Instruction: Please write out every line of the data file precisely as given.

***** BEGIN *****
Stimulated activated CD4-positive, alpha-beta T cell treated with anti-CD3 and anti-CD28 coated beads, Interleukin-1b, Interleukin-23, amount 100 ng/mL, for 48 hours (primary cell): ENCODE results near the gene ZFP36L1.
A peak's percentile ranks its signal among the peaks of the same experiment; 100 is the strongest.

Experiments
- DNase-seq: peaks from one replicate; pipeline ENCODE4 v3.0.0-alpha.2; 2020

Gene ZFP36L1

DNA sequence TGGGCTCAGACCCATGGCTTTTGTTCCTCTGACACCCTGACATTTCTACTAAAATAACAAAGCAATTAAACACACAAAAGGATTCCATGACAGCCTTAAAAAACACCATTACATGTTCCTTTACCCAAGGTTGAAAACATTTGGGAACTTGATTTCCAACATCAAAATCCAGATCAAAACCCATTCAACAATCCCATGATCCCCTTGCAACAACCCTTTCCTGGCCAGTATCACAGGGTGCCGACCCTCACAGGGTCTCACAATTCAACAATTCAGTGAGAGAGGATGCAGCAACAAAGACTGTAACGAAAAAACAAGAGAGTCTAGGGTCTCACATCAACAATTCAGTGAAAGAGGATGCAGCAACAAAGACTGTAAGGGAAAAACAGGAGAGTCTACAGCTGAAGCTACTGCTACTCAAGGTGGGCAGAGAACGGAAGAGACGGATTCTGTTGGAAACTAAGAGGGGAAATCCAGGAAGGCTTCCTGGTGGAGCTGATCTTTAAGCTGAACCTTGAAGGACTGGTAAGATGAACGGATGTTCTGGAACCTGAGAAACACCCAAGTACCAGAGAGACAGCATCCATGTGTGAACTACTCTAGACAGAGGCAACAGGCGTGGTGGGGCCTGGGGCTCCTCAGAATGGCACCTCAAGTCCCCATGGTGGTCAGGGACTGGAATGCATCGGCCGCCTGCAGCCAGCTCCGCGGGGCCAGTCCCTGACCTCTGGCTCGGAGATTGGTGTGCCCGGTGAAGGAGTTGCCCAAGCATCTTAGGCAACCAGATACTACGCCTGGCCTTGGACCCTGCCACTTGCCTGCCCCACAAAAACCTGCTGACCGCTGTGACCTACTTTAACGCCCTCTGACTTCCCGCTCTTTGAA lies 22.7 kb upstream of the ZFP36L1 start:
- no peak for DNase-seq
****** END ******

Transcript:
Stimulated activated CD4-positive, alpha-beta T cell treated with anti-CD3 and anti-CD28 coated beads, Interleukin-1b, Interleukin-23, amount 100 ng/mL, for 48 hours (primary cell): ENCODE results near the gene ZFP36L1.
A peak's percentile ranks its signal among the peaks of the same experiment; 100 is the strongest.

Experiments
- DNase-seq: peaks from one replicate; pipeline ENCODE4 v3.0.0-alpha.2; 2020

Gene ZFP36L1

DNA sequence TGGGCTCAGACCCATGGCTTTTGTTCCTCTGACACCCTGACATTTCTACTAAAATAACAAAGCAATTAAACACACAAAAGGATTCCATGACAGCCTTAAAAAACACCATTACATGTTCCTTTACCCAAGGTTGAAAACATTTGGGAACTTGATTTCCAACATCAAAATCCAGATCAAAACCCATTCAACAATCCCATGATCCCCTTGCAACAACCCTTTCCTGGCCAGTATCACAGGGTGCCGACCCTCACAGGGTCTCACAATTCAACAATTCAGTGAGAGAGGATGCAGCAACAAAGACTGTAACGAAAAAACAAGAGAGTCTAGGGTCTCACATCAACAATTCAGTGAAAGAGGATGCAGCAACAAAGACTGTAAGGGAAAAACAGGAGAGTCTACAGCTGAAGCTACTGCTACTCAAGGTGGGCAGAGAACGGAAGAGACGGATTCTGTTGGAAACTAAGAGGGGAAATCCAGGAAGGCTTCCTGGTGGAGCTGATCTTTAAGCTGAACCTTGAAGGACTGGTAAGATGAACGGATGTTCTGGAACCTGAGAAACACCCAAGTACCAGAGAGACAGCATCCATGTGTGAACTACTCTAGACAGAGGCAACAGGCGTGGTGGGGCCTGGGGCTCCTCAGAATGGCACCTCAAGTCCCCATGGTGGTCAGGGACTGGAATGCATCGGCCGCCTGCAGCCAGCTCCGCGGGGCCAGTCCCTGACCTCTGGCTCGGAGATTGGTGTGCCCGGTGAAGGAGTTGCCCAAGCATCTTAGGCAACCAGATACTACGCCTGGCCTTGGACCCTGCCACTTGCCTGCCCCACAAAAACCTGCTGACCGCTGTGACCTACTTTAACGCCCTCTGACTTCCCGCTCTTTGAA lies 22.7 kb upstream of the ZFP36L1 start:
- no peak for DNase-seq